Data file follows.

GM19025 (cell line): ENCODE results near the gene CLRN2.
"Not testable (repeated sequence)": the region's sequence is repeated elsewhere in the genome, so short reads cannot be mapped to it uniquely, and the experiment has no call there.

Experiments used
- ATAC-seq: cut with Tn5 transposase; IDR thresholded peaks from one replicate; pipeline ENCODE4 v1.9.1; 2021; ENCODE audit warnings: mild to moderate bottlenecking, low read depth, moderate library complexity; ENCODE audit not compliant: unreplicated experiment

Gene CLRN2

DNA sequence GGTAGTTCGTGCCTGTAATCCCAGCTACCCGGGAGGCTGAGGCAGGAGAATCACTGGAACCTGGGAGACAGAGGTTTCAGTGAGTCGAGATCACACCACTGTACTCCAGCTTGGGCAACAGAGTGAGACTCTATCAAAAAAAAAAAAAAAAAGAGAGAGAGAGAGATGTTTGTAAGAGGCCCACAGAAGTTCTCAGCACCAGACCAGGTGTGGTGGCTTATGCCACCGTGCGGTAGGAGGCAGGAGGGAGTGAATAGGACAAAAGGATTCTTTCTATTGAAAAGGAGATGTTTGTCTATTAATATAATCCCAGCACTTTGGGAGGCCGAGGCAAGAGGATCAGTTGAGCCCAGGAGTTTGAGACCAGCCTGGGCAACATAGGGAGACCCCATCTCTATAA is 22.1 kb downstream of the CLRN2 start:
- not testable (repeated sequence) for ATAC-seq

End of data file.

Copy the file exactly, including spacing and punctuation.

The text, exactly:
GM19025 (cell line): ENCODE results near the gene CLRN2.
"Not testable (repeated sequence)": the region's sequence is repeated elsewhere in the genome, so short reads cannot be mapped to it uniquely, and the experiment has no call there.

Experiments used
- ATAC-seq: cut with Tn5 transposase; IDR thresholded peaks from one replicate; pipeline ENCODE4 v1.9.1; 2021; ENCODE audit warnings: mild to moderate bottlenecking, low read depth, moderate library complexity; ENCODE audit not compliant: unreplicated experiment

Gene CLRN2

DNA sequence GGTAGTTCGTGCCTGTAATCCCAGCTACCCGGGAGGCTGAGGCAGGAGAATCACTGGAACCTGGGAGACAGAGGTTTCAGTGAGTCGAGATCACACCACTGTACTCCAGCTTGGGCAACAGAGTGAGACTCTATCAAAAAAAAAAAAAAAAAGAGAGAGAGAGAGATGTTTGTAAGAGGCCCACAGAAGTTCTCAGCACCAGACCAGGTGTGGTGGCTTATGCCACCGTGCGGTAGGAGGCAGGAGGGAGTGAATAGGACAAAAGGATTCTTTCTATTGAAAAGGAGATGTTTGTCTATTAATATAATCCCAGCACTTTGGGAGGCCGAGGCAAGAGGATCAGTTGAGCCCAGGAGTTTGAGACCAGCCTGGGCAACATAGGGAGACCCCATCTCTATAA is 22.1 kb downstream of the CLRN2 start:
- not testable (repeated sequence) for ATAC-seq